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If you think the city is tightening the reigns on wayward bikes now, just be grateful you weren't around in "olden times."
When these two-wheeled demon racers first hit the scene in the late 19th century, they caused quite a stir. As one person at an 1881 hearing to determine whether or not to allow bikes in Central Park put it, “I consider the bicycle to be the most dangerous thing to life ever invented. The gentlest of horses are afraid of it.”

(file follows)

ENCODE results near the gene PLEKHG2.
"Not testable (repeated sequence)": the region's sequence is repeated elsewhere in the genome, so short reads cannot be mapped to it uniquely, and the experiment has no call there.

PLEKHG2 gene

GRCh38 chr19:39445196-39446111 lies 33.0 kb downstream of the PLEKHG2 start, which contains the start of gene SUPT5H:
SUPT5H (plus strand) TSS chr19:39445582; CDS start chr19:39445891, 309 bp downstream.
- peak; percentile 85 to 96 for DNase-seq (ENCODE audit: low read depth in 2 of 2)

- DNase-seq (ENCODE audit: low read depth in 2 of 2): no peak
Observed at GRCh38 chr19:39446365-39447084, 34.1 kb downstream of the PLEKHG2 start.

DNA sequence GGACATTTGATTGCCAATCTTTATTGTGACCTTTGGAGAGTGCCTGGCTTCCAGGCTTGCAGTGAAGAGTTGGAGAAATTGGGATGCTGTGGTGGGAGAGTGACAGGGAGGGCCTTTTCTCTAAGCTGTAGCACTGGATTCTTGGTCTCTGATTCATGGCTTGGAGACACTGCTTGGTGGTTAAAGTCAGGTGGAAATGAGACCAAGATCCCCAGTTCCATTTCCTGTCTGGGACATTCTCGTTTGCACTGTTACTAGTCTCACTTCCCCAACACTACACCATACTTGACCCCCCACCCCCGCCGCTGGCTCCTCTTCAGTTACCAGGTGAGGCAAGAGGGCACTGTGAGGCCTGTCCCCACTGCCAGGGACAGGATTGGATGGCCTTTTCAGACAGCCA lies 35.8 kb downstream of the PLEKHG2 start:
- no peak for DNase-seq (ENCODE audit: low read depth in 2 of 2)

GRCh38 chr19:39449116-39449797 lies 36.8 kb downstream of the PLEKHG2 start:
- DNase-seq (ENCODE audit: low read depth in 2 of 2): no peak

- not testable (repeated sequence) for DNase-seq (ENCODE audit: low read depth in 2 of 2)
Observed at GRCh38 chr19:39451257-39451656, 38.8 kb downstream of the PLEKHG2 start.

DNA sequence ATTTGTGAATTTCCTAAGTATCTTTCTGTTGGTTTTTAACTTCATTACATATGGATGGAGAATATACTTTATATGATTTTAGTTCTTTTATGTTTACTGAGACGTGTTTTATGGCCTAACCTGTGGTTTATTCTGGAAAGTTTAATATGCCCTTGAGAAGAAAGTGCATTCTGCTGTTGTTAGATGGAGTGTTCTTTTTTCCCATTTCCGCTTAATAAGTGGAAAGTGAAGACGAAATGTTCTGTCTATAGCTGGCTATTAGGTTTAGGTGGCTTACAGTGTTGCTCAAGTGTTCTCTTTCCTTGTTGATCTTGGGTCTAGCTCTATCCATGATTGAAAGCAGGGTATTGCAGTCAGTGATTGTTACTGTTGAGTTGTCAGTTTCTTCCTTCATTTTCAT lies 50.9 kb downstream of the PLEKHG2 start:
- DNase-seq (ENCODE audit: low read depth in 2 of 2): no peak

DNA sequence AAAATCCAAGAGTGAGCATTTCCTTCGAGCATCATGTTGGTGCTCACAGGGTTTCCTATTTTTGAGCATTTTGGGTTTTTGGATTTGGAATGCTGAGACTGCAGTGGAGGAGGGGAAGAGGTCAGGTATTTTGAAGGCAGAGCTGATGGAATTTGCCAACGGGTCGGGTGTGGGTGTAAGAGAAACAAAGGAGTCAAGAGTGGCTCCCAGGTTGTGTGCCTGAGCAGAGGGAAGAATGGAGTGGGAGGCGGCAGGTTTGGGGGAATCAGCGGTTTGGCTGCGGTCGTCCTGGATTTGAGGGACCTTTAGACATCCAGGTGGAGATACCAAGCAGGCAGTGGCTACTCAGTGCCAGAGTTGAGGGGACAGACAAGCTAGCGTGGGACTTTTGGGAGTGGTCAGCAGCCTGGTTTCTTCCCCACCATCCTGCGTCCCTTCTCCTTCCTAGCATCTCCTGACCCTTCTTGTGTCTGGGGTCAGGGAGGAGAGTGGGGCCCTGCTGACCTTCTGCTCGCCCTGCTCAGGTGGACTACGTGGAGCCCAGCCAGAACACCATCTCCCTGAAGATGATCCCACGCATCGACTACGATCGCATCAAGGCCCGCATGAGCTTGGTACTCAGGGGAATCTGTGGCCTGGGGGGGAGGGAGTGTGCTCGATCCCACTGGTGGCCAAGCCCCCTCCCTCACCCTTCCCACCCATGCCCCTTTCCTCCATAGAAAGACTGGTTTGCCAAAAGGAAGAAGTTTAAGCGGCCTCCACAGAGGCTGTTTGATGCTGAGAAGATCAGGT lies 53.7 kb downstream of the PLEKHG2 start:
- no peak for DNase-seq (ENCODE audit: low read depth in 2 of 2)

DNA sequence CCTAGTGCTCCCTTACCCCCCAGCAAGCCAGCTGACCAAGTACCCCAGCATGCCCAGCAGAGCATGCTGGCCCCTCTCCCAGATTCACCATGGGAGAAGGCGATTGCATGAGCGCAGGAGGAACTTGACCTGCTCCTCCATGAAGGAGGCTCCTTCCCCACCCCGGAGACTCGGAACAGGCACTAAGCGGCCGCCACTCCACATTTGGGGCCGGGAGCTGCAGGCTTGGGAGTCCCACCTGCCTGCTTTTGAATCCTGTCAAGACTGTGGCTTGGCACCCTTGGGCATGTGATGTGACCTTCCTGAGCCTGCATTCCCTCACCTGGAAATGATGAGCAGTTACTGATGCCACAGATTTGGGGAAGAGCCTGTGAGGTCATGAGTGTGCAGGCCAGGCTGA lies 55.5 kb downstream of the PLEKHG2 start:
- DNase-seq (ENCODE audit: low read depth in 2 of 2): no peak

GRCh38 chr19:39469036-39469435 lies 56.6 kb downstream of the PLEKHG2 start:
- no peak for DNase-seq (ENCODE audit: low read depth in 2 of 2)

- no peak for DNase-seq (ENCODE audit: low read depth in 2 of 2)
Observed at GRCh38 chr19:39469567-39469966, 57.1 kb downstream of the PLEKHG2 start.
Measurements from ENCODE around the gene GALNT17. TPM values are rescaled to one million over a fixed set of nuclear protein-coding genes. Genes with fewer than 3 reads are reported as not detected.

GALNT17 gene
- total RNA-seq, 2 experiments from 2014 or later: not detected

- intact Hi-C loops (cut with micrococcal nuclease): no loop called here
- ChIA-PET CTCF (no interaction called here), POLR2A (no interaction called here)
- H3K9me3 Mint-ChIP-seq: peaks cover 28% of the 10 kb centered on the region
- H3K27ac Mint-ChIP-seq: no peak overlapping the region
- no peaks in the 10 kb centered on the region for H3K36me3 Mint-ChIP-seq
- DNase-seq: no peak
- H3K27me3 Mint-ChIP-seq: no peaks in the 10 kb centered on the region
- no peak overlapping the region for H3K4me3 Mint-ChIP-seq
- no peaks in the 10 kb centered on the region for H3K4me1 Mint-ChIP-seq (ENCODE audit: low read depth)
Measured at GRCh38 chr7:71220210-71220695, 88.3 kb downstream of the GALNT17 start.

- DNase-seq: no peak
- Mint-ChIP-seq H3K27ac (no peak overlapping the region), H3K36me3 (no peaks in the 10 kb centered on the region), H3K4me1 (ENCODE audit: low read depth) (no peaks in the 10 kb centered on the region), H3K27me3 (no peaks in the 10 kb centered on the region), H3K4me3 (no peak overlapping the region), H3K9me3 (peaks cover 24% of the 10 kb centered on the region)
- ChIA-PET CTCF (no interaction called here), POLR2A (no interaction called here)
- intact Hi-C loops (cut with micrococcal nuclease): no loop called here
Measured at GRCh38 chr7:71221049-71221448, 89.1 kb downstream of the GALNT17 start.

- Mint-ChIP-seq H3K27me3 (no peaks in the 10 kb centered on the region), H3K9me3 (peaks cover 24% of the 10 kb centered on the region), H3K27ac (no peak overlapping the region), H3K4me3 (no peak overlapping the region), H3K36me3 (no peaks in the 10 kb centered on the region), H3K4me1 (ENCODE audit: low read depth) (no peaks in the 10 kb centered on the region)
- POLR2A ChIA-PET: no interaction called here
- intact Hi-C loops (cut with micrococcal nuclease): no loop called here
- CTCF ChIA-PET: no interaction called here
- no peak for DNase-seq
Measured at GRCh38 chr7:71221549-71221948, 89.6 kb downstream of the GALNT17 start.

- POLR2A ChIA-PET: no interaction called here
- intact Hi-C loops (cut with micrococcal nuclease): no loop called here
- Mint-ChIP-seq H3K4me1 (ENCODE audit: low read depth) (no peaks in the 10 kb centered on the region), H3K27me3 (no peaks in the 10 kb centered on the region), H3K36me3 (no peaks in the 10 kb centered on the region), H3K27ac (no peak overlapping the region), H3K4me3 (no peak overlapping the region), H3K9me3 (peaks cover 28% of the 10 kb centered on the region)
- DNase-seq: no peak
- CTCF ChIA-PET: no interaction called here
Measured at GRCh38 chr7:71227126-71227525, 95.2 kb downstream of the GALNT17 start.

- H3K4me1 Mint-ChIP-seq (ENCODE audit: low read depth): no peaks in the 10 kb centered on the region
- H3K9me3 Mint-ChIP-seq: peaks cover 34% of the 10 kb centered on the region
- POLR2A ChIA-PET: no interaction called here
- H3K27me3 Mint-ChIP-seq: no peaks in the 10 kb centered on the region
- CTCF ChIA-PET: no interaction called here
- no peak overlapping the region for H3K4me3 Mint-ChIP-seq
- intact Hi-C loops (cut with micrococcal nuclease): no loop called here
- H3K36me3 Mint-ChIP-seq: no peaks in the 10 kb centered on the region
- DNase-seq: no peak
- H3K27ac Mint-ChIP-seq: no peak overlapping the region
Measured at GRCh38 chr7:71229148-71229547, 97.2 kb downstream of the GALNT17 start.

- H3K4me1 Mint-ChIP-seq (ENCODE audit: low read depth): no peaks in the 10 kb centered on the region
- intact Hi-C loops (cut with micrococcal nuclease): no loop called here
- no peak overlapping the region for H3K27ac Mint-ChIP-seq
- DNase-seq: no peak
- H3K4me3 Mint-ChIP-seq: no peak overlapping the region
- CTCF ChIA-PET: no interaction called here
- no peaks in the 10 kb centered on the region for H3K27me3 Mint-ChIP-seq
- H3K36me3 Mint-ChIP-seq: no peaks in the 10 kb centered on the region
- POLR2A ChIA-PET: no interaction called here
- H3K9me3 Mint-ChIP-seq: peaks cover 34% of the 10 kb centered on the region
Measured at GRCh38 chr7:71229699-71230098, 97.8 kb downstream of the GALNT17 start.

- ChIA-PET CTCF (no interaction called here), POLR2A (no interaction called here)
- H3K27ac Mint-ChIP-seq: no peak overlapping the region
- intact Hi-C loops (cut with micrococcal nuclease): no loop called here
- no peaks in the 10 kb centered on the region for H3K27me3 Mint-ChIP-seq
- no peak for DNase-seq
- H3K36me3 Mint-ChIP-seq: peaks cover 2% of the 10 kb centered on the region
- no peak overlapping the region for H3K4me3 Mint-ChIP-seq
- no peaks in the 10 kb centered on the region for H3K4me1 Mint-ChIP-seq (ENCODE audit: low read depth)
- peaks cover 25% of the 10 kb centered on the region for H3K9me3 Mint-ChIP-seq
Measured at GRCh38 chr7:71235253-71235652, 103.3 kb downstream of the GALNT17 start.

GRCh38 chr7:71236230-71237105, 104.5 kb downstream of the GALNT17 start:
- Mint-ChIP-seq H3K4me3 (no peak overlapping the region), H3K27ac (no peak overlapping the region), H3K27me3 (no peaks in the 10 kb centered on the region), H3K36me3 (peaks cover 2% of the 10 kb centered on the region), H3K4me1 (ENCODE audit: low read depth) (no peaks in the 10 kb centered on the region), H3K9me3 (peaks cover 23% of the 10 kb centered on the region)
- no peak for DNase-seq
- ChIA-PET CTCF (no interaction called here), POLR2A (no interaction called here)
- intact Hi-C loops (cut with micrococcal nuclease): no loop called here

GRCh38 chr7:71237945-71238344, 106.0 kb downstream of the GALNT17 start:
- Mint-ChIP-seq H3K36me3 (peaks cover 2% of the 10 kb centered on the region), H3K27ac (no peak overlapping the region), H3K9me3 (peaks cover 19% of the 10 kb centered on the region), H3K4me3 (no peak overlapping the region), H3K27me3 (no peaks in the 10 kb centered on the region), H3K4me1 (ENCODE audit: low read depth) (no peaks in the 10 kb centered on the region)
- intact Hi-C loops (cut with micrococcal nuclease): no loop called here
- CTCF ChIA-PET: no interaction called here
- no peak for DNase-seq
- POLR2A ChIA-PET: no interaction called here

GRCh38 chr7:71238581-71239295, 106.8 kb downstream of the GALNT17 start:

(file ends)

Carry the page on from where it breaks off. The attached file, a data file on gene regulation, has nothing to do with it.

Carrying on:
In response to the booming trend the Parks Department issued a series of regulations in 1885, requiring "wheelmen" to register and wear a badge in order to ride in city parks and to "carry lighted lamps after sundown."
The report noted, "the use of the bicycle and tricycle for recreation and exercise has considerably increased in Brooklyn," and in order to adjust accordingly officials worked closely popular bicycle clubs including the Long Island Wheelmen, Kings County Wheelmen, Brooklyn Bicycle Club, and Bedford Cycling Club.
It would appear that not much has changed.